"Then why?" and at Faramir's tone, Boromir felt his resolve weaken once again. Hurt was in it, but less hurt than honest confusion. And again, Boromir doubted his decision. Why should not his younger brother take this path? Why should not Faramir seek for Imladris, and let Boromir stay, and lead the armies, and counsel Denethor? Indeed, it was what Denethor wanted, and to wait another day for Faramir to prepare before starting the journey, what would be one day in a journey of so many? But again, Boromir felt cold at the thought of Faramir leaving on this quest.
"A shadow is on my heart," he said finally, moving to stand by the glittering fountain. "I fear that whether I go, or you, it is not for counsel only, and the interpreting of a dream, but to some larger purpose. I know not why, except... the dream weighs on my mind, and I cannot think it speaks to Gondor's fate alone."
"No, I am certain it does not," said Faramir, following his brother and standing close behind him. "But we cannot know where this path leads, so what matters that when deciding who should follow?"
Boromir turned to face him, suddenly angry. "What matters?" he said. "What matters? What matters that I might send my brother to his death on some strange shore, or to a worse fate?" Boromir scowled. "I trust not the Elves," he said, "nor this 'Halfling', nor in any but the sturdy Men of Gondor, and of Rohan, and I would not - I would not - " but here he paused, unable to find the words to tell Faramir of his fear.
Faramir matched his scowl, and replied, "What matters this, I ask you? When need commands, we obey, and need commands that one of us take this quest, but why the elder? why the favored son?"
Suddenly Boromir pulled the younger man into a fierce embrace. "Faramir," his voice scarcely above a whisper, and thick with unshed tears. "Our father loves you," he said, pressing his hand Faramir's dark head. "He will have as much need of wisdom as of warriors before this is done, and I fear that whichever of us goes, no son of Gondor will return home from this quest."
Faramir pushed away from his brother then and took Boromir's face between his hands, searching those grey eyes. "Boromir," he said, "this is not you, to be so troubled. Whence comes this?"
"I know not," he replied, his hands on Faramir's shoulders, dropping his gaze, ashamed at his outburst. "It is a poor sentiment, unbecoming a soldier."
"Nay," said Faramir, shaking his head, "not unbecoming, but unexpected. You fear to go?"
"I fear for you to go," Boromir said, meeting his brother's eyes again, so like his own, but clear as the Great River on a calm day, where his, he knew, were as clouded as those waters in a flood. "I would not lose you," he said, his grip firm, his resolve suddenly as steely as his tone. "I will not lose you. Come - see me off." And with that he pulled his brother to him, his arm around Faramir's shoulders, and started towards the Gate of the Citadel.
Faramir kept silent as they made their way to the stables, kept silent still as Boromir checked the packs that had been strapped to his mount, and then said, "I shall ride with you as far as the north gate of Rammas Echor."
Again, Boromir felt his heart rise to his throat, and he shook his head. "Were you to ride as far as the gate with me, I would have you ride just a little farther," he said. "Perhaps only as far as the Grey Wood, or Amon Dîn. Then perhaps only as far as Edoras, for surely two men such as we could find provision enough between here and there." He paused, feeling already bereft of his brother and friend. "And surely, then, my will would give way," he continued, "and can you be certain you could leave me there, and return to the Steward, if I asked you to come with me?" Faramir didn't answer, but dropped his gaze at last. Boromir forced a smile to his lips, forced back the tears that threatened, for though tears would not unman him at such a parting, he did not wish to part from Faramir with tears between them. Taking the bridle of the horse, he said, "Come with me into the daylight. See me off from here. I shall feel your eyes on me as the light of the sun, and my heart shall be lighter for it."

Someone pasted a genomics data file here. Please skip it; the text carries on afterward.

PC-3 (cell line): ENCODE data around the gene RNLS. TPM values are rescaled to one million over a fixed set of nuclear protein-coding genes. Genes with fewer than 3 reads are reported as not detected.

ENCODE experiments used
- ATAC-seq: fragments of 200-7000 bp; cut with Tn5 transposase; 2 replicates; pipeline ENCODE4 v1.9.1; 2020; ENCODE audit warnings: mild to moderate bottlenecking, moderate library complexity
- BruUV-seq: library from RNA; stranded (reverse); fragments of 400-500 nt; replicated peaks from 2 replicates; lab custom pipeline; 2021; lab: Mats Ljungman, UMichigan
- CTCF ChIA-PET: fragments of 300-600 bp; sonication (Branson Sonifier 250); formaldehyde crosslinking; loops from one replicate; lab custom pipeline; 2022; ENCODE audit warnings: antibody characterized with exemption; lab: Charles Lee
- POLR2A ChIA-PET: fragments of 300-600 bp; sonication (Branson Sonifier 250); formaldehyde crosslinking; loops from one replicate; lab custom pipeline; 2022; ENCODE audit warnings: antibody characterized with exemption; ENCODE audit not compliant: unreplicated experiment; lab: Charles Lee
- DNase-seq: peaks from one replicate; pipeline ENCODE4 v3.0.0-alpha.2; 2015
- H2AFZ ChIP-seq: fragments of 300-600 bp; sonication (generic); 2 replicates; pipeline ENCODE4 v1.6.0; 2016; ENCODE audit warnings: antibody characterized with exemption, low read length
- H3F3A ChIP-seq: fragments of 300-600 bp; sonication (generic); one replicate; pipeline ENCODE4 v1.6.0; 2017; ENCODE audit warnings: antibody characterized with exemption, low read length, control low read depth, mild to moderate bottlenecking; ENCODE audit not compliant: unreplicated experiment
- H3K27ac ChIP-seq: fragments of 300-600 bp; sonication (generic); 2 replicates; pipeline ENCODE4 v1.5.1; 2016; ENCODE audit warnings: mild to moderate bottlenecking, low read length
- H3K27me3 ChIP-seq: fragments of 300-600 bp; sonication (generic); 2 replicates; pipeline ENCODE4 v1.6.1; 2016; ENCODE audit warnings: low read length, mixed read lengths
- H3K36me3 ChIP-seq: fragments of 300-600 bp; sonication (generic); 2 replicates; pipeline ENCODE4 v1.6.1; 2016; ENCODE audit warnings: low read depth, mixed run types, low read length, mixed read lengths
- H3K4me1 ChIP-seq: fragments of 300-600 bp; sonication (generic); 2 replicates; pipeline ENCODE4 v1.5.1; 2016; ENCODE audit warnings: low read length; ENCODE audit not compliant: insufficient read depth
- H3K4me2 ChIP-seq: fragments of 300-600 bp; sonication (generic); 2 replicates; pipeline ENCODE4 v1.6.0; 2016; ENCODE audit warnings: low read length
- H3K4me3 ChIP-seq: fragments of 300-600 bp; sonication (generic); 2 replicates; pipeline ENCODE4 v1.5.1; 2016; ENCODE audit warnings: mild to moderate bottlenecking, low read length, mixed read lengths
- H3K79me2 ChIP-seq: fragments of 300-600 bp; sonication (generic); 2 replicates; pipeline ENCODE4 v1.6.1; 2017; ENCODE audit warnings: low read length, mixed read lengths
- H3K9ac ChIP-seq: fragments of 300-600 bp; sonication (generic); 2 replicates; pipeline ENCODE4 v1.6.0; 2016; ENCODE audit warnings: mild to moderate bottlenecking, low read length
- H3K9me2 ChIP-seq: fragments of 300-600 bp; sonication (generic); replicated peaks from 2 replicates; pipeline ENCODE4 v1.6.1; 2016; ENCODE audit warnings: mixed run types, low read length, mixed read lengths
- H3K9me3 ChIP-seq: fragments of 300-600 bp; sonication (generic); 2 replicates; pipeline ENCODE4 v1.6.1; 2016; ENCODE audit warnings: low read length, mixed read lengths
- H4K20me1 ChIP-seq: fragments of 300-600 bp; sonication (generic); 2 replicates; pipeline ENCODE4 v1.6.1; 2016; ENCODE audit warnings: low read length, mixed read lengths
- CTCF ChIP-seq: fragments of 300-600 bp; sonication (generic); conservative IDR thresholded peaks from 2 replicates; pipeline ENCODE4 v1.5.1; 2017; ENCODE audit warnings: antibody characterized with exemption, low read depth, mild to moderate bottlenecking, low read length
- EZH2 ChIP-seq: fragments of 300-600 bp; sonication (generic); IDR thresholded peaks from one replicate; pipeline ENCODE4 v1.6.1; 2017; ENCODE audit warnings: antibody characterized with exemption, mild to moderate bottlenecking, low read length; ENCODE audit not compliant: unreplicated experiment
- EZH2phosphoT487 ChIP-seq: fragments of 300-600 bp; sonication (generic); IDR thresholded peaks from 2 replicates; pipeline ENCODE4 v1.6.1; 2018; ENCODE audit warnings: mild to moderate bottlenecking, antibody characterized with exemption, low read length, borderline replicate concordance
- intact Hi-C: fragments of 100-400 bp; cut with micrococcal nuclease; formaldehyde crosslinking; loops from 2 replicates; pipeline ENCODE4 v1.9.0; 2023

Together the two men stepped out of the cool of the stables and onto the path that would lead Boromir to Imladris, they hoped, and whither then, neither knew. The sun was bright in the sky, the morning cloudless, the lightest breeze still whispering through the air. Boromir turned to his brother, and Faramir clasped the back of the older man's neck, then drew him close, kissing his cheeks, and his forehead. "Put the shadow from your heart, my brother," he said. "You will come again home."
Returning the embrace, Boromir pressed kisses to his younger brother's cheeks, his forehead, and then his lips, then quickly turned away and swung easily into the saddle of his mount. "I leave in your hands all that I love," he said, and smiled. "Keep good care of it until I return. And of yourself, most of all." With that, he urged the steed forward, turning once before he passed through the sixth gate, to see Faramir, the bright sun haloing him, lift one hand in farewell. It was almost his undoing. For one brief moment, everything he'd said, all his decisions, all seemed the workings of another mind, flawed and dangerous, and his heart cried out to him to turn back, bring Faramir, or let the younger go in his stead.
But it was late for such misgivings. His breath caught in his throat then, and he silenced that voice, turned his mount to the gate, and in a clatter of hooves on stone, rode through the gate and towards whatever fate was his.